Imagine assembling a 250,000-piece puzzle in less than a minute. That’s approximately how fast brain cells grow in babies before they are born.
“From before birth, when brain development is at its fastest pace, and through infancy and adulthood, millions of new nerve cells and connections between them, called synapses, are being generated, and then many are selectively eliminated as the brain matures, adapts, and remodels itself,” said Michael Friedlander, Virginia Tech’s president for health sciences and technology and executive director of the Fralin Biomedical Research Institute at VTC. “In addition to the intrinsic genetic programs that guide this assembly and refinement, experiences, nutrition, and social interactions all contribute to the brain’s elaboration of its exquisite architecture.”
Experts with the Fralin Biomedical Research Institute will share extraordinary facts about the complex human brain during the research institute’s eighth annual Brain School, “Assembling Baby’s Brain.”
The series of community lectures and hands-on activities are free and open to the public from 5 p.m. to 7 p.m. starting on Monday, March 16, through Thursday, March 19, at 2 Riverside Circle in Roanoke. Brain School lectures start at 6 p.m. each night.
Brain School is held every March as part of Brain Awareness Week, which unites the efforts of organizations worldwide in a weeklong celebration of the brain. It is spearheaded internationally by the Dana Foundation, a private philanthropic organization that supports brain research, and locally by the Fralin Biomedical Research Institute.
Each evening of Brain School begins with refreshments and exhibits in the first-floor atrium from 5 p.m. to 6 p.m., followed by an hour-long lecture presented by a leading scientist. Space is limited and advance online registration is encouraged. Free parking is plentiful onsite at 2 Riverside Circle and the Carilion Clinic parking garage at 4 Riverside Circle.
“For biomedical scientists, it is so important to understand how brains develop and what influences healthy growth and what can go wrong, either through genetic causes or environmental insults , so we can improve diagnostics, preventive interventions, and treatments for babies and children,” said Friedlander, who is an elected member of the Dana Brain Alliance. “Our annual Brain School gives us an extraordinary opportunity to share some of the exciting children’s health research we do with our community, and hopefully spark some interest in this fascinating, complex organ that keeps us alive and frames our entire existence.”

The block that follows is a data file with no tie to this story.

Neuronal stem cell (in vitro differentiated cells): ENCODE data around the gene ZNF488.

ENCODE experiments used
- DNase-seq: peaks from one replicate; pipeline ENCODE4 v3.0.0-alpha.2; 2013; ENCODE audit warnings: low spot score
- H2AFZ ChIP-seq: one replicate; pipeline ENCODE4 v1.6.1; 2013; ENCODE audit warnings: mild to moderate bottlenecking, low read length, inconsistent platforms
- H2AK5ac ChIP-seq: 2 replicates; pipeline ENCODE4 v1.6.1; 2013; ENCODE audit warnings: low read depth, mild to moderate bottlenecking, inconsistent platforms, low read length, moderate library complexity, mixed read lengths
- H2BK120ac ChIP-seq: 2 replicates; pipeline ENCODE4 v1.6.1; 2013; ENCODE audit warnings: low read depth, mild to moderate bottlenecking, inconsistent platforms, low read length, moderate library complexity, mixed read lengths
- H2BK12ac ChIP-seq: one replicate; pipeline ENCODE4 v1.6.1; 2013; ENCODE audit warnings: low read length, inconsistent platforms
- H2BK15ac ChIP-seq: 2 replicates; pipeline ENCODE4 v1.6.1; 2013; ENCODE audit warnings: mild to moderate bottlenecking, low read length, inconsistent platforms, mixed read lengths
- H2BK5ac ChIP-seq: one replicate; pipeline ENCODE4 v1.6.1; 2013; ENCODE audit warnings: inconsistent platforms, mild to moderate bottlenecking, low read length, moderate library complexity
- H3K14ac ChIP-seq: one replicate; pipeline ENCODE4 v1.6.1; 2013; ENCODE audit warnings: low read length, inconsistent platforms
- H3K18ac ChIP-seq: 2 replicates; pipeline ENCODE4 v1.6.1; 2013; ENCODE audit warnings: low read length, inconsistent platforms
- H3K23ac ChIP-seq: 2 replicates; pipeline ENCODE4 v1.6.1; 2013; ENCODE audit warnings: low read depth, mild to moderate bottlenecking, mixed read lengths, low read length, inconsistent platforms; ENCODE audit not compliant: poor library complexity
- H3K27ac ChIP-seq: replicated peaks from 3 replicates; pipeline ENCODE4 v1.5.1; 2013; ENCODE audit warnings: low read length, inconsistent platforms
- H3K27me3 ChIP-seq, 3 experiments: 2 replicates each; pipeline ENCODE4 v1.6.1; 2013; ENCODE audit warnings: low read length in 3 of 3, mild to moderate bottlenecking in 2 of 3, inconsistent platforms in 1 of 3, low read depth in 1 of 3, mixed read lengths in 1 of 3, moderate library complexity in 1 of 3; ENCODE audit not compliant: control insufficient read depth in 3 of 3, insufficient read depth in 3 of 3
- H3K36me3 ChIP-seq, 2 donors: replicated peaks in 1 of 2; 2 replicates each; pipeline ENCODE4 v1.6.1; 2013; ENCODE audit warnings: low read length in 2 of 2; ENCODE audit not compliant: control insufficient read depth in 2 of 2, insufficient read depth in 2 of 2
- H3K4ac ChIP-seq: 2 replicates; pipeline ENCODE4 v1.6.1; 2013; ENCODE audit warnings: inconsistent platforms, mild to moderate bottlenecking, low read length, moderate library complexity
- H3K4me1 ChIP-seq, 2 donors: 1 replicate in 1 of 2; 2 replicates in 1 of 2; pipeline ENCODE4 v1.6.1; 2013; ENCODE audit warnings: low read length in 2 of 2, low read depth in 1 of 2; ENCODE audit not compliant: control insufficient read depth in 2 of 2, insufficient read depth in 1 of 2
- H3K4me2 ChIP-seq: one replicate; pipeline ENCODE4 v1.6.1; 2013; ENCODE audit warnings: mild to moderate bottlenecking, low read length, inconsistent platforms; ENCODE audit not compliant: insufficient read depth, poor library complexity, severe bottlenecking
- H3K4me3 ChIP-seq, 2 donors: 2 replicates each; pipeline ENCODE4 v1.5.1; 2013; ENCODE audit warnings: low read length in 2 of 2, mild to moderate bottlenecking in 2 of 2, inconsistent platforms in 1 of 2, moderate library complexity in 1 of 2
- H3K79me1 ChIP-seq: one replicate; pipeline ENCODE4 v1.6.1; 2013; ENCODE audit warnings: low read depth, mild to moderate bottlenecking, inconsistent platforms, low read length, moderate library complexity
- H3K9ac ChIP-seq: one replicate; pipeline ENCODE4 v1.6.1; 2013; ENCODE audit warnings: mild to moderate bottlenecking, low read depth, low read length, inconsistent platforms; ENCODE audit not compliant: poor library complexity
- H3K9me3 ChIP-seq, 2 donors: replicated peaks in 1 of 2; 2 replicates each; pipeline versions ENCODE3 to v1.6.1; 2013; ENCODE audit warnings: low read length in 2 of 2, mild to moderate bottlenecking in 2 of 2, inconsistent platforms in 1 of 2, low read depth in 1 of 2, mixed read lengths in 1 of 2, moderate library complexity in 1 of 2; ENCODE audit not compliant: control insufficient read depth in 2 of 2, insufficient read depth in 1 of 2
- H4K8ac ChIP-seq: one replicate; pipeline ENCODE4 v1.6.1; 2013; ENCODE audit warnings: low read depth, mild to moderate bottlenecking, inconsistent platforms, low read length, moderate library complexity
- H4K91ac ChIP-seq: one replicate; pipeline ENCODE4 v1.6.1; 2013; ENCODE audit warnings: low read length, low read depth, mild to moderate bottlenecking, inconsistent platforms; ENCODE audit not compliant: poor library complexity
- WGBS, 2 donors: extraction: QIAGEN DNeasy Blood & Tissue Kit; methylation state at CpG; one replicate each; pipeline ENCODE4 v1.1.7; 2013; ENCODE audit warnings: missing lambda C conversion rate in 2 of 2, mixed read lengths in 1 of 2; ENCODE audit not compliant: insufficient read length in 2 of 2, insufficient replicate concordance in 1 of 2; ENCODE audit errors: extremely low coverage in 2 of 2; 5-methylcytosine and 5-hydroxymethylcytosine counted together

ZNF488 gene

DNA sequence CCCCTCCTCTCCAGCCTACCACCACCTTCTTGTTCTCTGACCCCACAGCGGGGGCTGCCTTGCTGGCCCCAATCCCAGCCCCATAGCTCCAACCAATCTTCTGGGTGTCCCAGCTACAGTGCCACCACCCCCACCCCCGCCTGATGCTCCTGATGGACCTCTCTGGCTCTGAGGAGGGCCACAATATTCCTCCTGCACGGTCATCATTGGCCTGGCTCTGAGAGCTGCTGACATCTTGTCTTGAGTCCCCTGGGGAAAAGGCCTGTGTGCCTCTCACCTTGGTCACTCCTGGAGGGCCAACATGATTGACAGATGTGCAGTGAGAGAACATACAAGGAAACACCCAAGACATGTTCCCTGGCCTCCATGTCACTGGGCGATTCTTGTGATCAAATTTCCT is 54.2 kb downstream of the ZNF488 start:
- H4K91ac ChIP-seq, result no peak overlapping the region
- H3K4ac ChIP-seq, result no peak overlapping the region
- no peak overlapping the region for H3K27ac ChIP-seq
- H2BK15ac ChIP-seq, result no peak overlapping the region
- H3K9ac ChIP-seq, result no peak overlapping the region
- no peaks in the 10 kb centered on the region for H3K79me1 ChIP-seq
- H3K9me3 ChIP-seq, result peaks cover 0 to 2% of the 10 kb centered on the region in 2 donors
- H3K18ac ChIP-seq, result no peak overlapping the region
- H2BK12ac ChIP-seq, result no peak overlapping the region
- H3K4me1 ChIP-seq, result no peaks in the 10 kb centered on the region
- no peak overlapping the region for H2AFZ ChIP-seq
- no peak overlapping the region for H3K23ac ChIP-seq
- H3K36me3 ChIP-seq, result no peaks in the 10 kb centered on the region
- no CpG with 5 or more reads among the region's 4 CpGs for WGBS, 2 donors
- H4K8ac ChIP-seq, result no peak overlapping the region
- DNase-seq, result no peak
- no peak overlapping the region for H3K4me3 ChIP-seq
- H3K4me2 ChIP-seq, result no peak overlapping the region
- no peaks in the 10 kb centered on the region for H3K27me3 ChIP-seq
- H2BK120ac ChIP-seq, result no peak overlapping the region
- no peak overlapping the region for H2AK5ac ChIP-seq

2020 Brain School Schedule:
Monday, March 16: Healthy Moms, Healthy Infants: Maternal Influences of Brain Development
Studies show that when expecting and new mothers are stressed, it can affect the baby’s development. Nutrition, feeding habits, sleep, and social interactions can also influence brain development during the first few months of life. Brittany Howell, an assistant professor at the Fralin Biomedical Research, studies how environmental factors and mother-infant bonding might influence early brain development.
Tuesday, March 17: Maximizing Abilities After Damage to the Developing Brain
Neuroplasticity refers to the brain’s ability to remodel in response to new information. When a baby’s brain is damaged – due to stroke or a genetic mutation, for example – it can cause a wide range of neurological problems. But scientists like Stephanie DeLuca at the Fralin Biomedical Research Institute are finding new ways to help infants and children with cerebral palsy and other movement disorders overcome their impairments. DeLuca, an associate professor and co-director of the Neuromotor Research Clinic, will describe how a new approach to rehabilitation – now in Phase III clinical trials – is yielding life-changing, positive results.
Wednesday, March 18: Baby’s Real First Steps: How the Genome Builds a Brain
Consisting of billions of base pairs, the human genome serves as a blueprint that guides brain development and function. Anthony-Samuel LaMantia, a professor at the Fralin Biomedical Research Institute, an acclaimed neurogeneticist, and a leading investigator of DiGeorge syndrome, which has been linked with autism spectrum disorder and schizophrenia, will explore how genes regulate brain development.
Thursday, March 19: Childhood Epilepsy: Understanding Why Seizures Happen
Sharon Swanger, an assistant professor at the Fralin Biomedical Research Institute, will explain how the brain’s signaling pathways are altered in children who develop epilepsy, and how emerging research could help address devastating seizure disorders, including Dravet Syndrome.